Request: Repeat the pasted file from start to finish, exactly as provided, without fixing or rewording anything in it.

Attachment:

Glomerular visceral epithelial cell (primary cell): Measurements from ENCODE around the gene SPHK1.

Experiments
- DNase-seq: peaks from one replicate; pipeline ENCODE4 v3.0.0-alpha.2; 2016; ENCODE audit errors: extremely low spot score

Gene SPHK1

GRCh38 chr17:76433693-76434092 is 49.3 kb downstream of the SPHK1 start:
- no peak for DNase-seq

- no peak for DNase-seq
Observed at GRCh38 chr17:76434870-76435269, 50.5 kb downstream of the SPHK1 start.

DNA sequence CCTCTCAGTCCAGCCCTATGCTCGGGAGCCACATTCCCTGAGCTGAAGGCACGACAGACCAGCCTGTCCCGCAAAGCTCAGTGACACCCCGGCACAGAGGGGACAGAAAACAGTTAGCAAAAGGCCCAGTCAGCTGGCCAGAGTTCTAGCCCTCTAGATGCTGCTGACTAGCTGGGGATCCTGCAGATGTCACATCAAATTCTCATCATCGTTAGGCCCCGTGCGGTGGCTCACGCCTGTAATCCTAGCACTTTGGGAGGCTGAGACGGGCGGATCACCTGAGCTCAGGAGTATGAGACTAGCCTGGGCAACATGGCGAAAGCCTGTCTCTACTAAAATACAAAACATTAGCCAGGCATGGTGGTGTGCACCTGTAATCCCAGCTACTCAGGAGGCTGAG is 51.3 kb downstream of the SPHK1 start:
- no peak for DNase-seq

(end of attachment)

Glomerular visceral epithelial cell (primary cell): Measurements from ENCODE around the gene SPHK1.

Experiments
- DNase-seq: peaks from one replicate; pipeline ENCODE4 v3.0.0-alpha.2; 2016; ENCODE audit errors: extremely low spot score

Gene SPHK1

GRCh38 chr17:76433693-76434092 is 49.3 kb downstream of the SPHK1 start:
- no peak for DNase-seq

- no peak for DNase-seq
Observed at GRCh38 chr17:76434870-76435269, 50.5 kb downstream of the SPHK1 start.

DNA sequence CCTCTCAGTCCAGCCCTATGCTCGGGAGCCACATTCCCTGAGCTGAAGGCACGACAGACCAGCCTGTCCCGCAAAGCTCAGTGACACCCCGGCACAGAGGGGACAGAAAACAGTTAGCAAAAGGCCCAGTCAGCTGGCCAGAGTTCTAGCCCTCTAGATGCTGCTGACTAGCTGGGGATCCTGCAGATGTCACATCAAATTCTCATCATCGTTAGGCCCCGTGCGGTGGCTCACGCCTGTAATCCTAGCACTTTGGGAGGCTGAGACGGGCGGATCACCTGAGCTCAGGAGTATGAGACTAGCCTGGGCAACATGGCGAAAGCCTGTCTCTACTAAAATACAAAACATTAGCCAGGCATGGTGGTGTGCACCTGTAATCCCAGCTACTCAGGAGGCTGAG is 51.3 kb downstream of the SPHK1 start:
- no peak for DNase-seq